AF CONTRIBUTOR |LETHBRIDGE
Scientists have found several chemicals in the Oldman and Red Deer rivers that alter the sexual development of fish and may affect the brains of human infants and fetuses – and some of the substances originate on farms.
The University of Calgary researchers collected water samples and long-nosed dace (minnows that generally spend their whole lives in one part of the river) from eight spots between Penhold and Drumheller on the Red Deer and eight points on the Oldman from Olin Bridge above the reservoir to Highway 36. They tested the water for 28 chemicals, most of them known or suspected to have hormonal effects.
Natural and synthetic estrogens were found in all the water samples with higher levels below cities and towns, but natural hormones were also high in regions of intensive agriculture. The scientists also found bisphenol A (BPA), used in PVC and polycarbonate plastics, in some of the samples. There was also zeronal, the active ingredient of some cattle growth implants, plant steroids, and steroids linked to cholesterol, one of which is used as an indicator for fecal contamination.
At every site but one, male fish had detectable levels of a female hormone, vitellogenin, which is involved in egg production. Downstream of Lethbridge and Fort Macleod, the sex ratio of the fish was skewed, with 85 per cent females instead of the 55 per cent above the towns.
Water returned to the rivers from waste water treatment plants is the major source of natural hormones and synthetic estrogens as well as cholesterol derivatives. These chemicals likely come from human waste as the synthetic estrogens are used for birth control and hormone therapy. Natural hormones and cholesterol residues may have come from livestock. Some water samples contained zeranol, the active ingredient in Ralgro, suggesting cattle manure is being washed into them.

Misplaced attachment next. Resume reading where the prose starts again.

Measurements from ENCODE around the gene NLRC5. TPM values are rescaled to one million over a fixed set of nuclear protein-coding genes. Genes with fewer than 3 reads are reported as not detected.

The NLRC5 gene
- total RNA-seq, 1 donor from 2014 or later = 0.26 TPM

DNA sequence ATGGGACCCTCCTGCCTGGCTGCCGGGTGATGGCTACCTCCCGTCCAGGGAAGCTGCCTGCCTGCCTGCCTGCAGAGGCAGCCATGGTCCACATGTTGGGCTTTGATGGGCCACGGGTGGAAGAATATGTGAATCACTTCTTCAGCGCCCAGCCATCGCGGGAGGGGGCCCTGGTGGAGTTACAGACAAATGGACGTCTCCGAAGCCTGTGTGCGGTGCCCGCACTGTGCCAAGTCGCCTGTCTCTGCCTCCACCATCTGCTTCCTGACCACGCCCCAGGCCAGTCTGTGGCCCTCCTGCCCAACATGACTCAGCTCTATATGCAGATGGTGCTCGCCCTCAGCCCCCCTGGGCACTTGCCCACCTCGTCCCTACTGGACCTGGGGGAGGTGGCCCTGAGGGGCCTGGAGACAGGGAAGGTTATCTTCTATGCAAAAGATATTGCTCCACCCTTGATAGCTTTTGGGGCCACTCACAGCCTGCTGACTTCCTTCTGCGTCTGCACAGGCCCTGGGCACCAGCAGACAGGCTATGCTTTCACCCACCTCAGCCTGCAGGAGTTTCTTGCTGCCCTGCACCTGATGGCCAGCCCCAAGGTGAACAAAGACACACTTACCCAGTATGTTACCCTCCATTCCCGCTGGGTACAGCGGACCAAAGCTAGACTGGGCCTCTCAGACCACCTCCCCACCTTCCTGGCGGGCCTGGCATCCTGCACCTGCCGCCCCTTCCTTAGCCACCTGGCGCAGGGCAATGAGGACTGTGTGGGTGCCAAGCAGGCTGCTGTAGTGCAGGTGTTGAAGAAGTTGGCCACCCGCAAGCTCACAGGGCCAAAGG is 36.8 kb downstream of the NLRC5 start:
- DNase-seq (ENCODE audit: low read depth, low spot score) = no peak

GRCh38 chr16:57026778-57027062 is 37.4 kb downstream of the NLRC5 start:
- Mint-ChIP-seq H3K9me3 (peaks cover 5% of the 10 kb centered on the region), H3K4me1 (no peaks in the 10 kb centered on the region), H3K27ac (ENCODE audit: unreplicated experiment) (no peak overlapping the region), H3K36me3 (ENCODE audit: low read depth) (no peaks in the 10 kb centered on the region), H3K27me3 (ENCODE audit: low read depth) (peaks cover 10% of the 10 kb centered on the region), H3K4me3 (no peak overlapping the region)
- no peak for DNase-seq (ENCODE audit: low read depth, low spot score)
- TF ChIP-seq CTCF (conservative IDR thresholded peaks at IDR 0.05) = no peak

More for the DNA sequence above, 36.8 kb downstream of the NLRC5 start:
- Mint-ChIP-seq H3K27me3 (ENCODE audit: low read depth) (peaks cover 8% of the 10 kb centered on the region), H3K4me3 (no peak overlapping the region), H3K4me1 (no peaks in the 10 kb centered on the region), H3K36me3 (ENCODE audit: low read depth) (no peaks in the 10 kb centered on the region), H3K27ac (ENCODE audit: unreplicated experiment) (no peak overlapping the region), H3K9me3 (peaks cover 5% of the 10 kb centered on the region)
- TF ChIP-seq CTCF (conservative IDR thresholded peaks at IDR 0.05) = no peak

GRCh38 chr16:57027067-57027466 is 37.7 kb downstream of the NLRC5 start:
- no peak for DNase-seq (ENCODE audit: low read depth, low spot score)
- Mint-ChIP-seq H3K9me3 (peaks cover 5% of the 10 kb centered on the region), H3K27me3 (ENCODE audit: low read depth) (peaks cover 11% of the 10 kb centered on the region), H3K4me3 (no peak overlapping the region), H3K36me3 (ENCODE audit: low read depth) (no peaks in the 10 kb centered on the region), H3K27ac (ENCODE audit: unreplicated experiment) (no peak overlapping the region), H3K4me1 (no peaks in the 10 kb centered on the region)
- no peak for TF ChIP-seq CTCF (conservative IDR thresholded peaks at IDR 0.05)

The trouble is that estrogens and estrogen-like chemicals don’t only harm fish – they’re swimming in our drinking water. Each chemical may be at low concentrations that are well below harmful levels, but safe levels for an adult may not be safe for an infant or a fetus, and at specific times, an infant’s or fetus’s growing brain can be extremely sensitive to very low levels of estrogenic compounds. The levels of zeranol were high enough to affect a fetus, according to researcher Hamid Habibi. And, in complex mixtures, the chemicals may be more potent.
Habibi is quick to point out that the research is not an effort to demonize farmers. “We know many of the materials we use every day can cause problems in the environment,” he says. “Detergents, flame retardants, plastics and pharmaceuticals all break down to produce harmful chemicals. Some herbicides break down into chemicals suspected to have hormonal effects. But, it’s not a farm problem, it’s a problem of our whole society. We need to deal with it as a society.”
Habibi, who is director of the new Institute of Environmental Toxicology at the University of Calgary, wanted to confirm that problems in the South Saskatchewan River Basin are similar to those in other areas. “This information is not new, it’s new for this area,” he says. “We have to first define the problem and identify issues, then bring people together to address these problems. We’re working to understand the mechanisms of endocrine disruption by these chemicals and find the safe levels as well as developing technology to remove them.”
Farmers must do their part by following best management practices for manure and herbicide applications and cattle operations, says Habibi. Barriers and setbacks to prevent run-off entering waterways or ditches are essential.
Habibi says farmers, as stakeholders in ensuring the rivers are protected, can be among those directing the work of his institute as well as that of Advancing Canadian Wastewater Assets, a new research facility at Calgary’s new waste water treatment plant at Pine Creek.
Habibi wants to see government and companies that produce chemicals and pharmaceuticals to lead the funding of research into these issues. There’s also a huge need for investment in waste water treatment. In 2003, the Canadian Wastewater Treatment Association estimated an investment of $37 billion was needed to bring facilities across the country up to par, but that figure didn’t allow for growth or new technology.
“We need knowledge-based, efficient and high-tech systems,” Habibi says. “Some of these chemicals have bad effects on our children and grandchildren.”
“But, it’s not a farm problem, it’s a problem of our whole society. We need to deal with it as a society.”
DIRECTOR, INSTITUTE OF ENVIRONMENTAL TOXICOLOGY, U OF C